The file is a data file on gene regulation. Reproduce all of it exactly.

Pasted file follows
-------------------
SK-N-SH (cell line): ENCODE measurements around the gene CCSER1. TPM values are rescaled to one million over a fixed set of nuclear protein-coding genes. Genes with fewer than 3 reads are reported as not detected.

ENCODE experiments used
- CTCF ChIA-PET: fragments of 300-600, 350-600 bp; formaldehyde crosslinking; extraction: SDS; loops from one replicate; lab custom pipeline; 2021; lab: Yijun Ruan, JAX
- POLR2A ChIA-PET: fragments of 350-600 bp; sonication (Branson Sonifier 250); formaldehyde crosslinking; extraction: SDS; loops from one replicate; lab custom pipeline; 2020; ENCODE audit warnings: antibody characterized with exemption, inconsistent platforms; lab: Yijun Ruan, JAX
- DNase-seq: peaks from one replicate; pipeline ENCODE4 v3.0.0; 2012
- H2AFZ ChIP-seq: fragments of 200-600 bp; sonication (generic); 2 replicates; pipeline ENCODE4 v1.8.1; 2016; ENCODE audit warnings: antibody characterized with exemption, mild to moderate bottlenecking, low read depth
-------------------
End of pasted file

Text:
SK-N-SH (cell line): ENCODE measurements around the gene CCSER1. TPM values are rescaled to one million over a fixed set of nuclear protein-coding genes. Genes with fewer than 3 reads are reported as not detected.

ENCODE experiments used
- CTCF ChIA-PET: fragments of 300-600, 350-600 bp; formaldehyde crosslinking; extraction: SDS; loops from one replicate; lab custom pipeline; 2021; lab: Yijun Ruan, JAX
- POLR2A ChIA-PET: fragments of 350-600 bp; sonication (Branson Sonifier 250); formaldehyde crosslinking; extraction: SDS; loops from one replicate; lab custom pipeline; 2020; ENCODE audit warnings: antibody characterized with exemption, inconsistent platforms; lab: Yijun Ruan, JAX
- DNase-seq: peaks from one replicate; pipeline ENCODE4 v3.0.0; 2012
- H2AFZ ChIP-seq: fragments of 200-600 bp; sonication (generic); 2 replicates; pipeline ENCODE4 v1.8.1; 2016; ENCODE audit warnings: antibody characterized with exemption, mild to moderate bottlenecking, low read depth